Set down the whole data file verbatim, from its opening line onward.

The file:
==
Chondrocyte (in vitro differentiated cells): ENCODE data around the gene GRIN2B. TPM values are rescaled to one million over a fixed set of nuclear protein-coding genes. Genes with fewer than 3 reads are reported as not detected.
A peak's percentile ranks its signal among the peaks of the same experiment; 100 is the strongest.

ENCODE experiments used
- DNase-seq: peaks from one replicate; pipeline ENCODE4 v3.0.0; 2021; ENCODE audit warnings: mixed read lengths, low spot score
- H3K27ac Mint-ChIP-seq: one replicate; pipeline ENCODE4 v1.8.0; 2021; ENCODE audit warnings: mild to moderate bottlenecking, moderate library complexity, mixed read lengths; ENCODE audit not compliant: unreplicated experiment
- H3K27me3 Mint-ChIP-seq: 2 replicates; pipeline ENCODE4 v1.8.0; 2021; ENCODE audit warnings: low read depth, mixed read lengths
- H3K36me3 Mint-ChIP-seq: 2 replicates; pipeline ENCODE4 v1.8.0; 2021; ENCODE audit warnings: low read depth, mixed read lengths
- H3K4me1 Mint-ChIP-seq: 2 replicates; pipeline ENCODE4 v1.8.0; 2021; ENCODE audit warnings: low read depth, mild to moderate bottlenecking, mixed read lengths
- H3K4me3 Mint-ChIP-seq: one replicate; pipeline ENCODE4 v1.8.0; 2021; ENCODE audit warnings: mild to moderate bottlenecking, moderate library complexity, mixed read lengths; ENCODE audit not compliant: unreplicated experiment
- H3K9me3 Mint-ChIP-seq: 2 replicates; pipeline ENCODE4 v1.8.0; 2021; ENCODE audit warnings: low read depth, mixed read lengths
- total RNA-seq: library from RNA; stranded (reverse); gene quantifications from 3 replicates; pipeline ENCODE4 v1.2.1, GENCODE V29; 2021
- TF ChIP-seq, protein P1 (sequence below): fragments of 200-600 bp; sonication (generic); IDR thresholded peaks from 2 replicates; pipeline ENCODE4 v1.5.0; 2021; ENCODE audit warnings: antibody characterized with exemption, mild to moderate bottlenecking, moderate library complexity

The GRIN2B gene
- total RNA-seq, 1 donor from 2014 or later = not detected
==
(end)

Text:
Chondrocyte (in vitro differentiated cells): ENCODE data around the gene GRIN2B. TPM values are rescaled to one million over a fixed set of nuclear protein-coding genes. Genes with fewer than 3 reads are reported as not detected.
A peak's percentile ranks its signal among the peaks of the same experiment; 100 is the strongest.

ENCODE experiments used
- DNase-seq: peaks from one replicate; pipeline ENCODE4 v3.0.0; 2021; ENCODE audit warnings: mixed read lengths, low spot score
- H3K27ac Mint-ChIP-seq: one replicate; pipeline ENCODE4 v1.8.0; 2021; ENCODE audit warnings: mild to moderate bottlenecking, moderate library complexity, mixed read lengths; ENCODE audit not compliant: unreplicated experiment
- H3K27me3 Mint-ChIP-seq: 2 replicates; pipeline ENCODE4 v1.8.0; 2021; ENCODE audit warnings: low read depth, mixed read lengths
- H3K36me3 Mint-ChIP-seq: 2 replicates; pipeline ENCODE4 v1.8.0; 2021; ENCODE audit warnings: low read depth, mixed read lengths
- H3K4me1 Mint-ChIP-seq: 2 replicates; pipeline ENCODE4 v1.8.0; 2021; ENCODE audit warnings: low read depth, mild to moderate bottlenecking, mixed read lengths
- H3K4me3 Mint-ChIP-seq: one replicate; pipeline ENCODE4 v1.8.0; 2021; ENCODE audit warnings: mild to moderate bottlenecking, moderate library complexity, mixed read lengths; ENCODE audit not compliant: unreplicated experiment
- H3K9me3 Mint-ChIP-seq: 2 replicates; pipeline ENCODE4 v1.8.0; 2021; ENCODE audit warnings: low read depth, mixed read lengths
- total RNA-seq: library from RNA; stranded (reverse); gene quantifications from 3 replicates; pipeline ENCODE4 v1.2.1, GENCODE V29; 2021
- TF ChIP-seq, protein P1 (sequence below): fragments of 200-600 bp; sonication (generic); IDR thresholded peaks from 2 replicates; pipeline ENCODE4 v1.5.0; 2021; ENCODE audit warnings: antibody characterized with exemption, mild to moderate bottlenecking, moderate library complexity

The GRIN2B gene
- total RNA-seq, 1 donor from 2014 or later = not detected